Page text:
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Why are 10,000 Himachalis confused?
Onkar Singh in Shimla |
August 13, 2004 21:59 IST
Over 10,000 Himachalis are confused.
They don't know whether to stay put in their makeshift flood relief camps in Shimla or go back to their homes in Kinnaur, Kullu and Bilaspur, which were devastated by an angry Sutlej River.
It has been more than fifteen days at the camp and all of them are frightened by reports of an impending breach of an overloaded Tibetan lake, reported to hold several hundred million cubic feet of water.
"We are afraid to go back to our home because we know what happened four years ago when over 200 people were killed in flash floods and villages were swept away by the gushing water," said Pramod Thakur, who comes from Rampur Bushair-assembly constituency of Chief Minister Virbhadra Singh.
Sixty-five families who lived close to Sutlej River in Rampur have been shifted to camps set up in government schools.
Hansraj who works as a waiter in a hotel in Shimla was lucky, as his village was situated on a hill and escaped the gushing waters. But others were not so lucky.
The homes of over 100 families were destroyed in Nogli, Nisru, Duttnagar and Luri. Some people rediff.com spoke to seemed to have resigned to their fate.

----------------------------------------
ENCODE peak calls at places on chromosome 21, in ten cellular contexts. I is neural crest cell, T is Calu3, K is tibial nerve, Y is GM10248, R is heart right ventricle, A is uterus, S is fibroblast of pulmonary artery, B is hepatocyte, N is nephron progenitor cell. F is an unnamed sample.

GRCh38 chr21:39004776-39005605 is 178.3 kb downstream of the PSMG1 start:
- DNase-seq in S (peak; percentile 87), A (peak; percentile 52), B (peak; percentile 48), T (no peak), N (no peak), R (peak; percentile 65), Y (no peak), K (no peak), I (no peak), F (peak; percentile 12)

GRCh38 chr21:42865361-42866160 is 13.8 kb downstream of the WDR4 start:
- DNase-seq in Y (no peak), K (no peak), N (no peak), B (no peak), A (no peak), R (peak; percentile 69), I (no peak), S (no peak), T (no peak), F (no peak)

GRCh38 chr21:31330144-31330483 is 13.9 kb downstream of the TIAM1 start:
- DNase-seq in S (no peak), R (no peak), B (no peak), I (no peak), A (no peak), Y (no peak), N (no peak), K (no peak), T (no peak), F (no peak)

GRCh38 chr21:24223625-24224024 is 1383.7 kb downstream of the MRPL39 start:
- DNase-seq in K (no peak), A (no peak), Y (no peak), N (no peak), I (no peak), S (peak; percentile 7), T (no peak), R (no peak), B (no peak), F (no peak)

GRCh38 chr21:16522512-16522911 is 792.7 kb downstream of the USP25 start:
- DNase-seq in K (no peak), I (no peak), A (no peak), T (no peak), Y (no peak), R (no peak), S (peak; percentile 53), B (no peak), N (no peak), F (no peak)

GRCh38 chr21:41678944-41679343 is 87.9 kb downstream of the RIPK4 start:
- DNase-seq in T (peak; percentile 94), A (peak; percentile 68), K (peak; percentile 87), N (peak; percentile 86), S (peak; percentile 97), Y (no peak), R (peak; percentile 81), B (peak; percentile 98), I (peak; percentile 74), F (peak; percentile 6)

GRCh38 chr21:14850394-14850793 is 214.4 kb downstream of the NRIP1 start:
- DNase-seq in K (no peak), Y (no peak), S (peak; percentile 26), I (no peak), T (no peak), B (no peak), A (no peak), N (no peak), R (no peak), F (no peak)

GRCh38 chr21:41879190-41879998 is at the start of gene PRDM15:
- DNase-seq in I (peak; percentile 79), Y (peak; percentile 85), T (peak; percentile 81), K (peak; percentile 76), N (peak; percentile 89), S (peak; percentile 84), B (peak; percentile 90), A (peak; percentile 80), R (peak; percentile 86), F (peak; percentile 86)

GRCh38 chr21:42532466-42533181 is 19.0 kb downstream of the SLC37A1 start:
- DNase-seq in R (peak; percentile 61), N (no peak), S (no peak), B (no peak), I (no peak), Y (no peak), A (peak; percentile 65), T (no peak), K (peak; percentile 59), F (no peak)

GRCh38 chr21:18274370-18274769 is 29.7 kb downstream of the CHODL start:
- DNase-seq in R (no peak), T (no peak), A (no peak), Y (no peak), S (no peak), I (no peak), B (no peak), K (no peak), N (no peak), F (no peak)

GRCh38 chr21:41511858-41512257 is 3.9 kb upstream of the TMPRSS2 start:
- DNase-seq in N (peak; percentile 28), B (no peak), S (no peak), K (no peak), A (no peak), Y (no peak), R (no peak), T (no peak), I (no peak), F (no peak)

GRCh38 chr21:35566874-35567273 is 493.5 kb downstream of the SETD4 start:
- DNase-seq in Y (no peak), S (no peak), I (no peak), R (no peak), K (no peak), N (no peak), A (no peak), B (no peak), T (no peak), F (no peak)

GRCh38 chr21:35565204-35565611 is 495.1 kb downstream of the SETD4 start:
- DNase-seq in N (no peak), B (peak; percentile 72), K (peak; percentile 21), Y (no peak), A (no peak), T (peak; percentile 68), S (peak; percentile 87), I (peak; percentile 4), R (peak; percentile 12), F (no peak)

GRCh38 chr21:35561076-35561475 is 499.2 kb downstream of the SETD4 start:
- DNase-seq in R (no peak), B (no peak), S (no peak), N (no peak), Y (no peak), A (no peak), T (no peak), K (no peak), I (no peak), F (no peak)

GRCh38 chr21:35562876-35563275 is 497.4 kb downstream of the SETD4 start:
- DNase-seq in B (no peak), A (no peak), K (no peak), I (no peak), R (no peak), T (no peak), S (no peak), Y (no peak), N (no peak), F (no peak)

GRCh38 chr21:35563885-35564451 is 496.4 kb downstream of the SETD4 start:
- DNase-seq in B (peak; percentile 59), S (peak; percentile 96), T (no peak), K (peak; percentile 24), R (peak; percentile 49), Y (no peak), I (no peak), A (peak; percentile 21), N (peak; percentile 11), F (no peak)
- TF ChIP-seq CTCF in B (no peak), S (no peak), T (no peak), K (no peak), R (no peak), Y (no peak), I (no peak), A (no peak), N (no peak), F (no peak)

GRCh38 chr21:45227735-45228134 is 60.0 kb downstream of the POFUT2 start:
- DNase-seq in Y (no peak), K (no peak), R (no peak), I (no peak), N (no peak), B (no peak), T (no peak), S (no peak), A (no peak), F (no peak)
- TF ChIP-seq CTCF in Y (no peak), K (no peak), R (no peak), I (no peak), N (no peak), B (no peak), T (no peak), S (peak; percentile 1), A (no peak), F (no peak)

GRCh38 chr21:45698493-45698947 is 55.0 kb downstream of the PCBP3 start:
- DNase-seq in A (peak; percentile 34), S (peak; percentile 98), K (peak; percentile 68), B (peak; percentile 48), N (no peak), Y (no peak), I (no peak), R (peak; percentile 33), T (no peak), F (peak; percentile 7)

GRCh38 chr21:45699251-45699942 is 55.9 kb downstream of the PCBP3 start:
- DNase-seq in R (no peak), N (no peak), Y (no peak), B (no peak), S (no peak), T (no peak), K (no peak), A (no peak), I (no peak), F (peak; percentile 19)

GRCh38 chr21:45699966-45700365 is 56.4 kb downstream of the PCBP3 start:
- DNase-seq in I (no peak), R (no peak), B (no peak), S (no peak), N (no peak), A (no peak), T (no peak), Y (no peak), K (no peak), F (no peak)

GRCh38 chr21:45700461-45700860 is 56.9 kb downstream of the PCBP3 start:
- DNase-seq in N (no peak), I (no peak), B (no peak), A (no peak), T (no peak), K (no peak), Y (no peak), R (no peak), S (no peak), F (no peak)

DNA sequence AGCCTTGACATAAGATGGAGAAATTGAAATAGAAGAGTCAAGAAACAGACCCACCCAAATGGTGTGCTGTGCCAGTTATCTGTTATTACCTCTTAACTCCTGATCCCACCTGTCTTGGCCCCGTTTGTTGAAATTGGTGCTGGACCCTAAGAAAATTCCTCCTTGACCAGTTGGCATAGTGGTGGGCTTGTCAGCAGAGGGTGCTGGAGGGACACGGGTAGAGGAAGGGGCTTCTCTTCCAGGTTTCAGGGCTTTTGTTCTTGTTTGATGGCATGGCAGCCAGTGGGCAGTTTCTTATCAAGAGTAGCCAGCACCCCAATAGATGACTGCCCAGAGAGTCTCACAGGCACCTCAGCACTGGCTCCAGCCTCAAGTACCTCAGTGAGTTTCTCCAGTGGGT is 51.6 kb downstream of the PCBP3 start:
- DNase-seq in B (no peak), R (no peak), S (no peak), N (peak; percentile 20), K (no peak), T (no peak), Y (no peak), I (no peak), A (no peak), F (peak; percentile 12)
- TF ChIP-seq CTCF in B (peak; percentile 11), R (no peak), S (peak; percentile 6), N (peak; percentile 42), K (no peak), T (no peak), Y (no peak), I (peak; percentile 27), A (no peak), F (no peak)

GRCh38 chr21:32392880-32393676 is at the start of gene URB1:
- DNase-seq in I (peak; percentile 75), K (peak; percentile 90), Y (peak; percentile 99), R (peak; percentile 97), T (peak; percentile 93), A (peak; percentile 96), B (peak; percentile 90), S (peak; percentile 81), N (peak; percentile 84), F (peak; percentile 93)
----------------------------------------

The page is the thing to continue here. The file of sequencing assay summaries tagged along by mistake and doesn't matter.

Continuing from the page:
R Negi, a resident of Nogli, is neither happy with the present status nor upset about it. "I am a businessman and I am losing money everyday because my shop is closed. I am caught between the rock and the hard place. If I go back I can open my shop, but would run the risk of being killed in case the flash floods take place. It is not easy to chose between the two," he said.
But there are others who are clear on not taking any risks. Rama Devi, whose house was washed away in 2000, said, "I have removed doors, windows and even the door frames to minimise the damage to my house. We have removed all the belongings. We have no choice but to stay on. I am determined to go back only after the government declares that it is safe to go back."
Businessman P S Chauhan blames the state administration for not giving them the correct picture of the amount of water that is there in the artificial lake. "We are sick and tired of living in the camps. We want to go back to our homes and resume our lives as we did few weeks back," he said.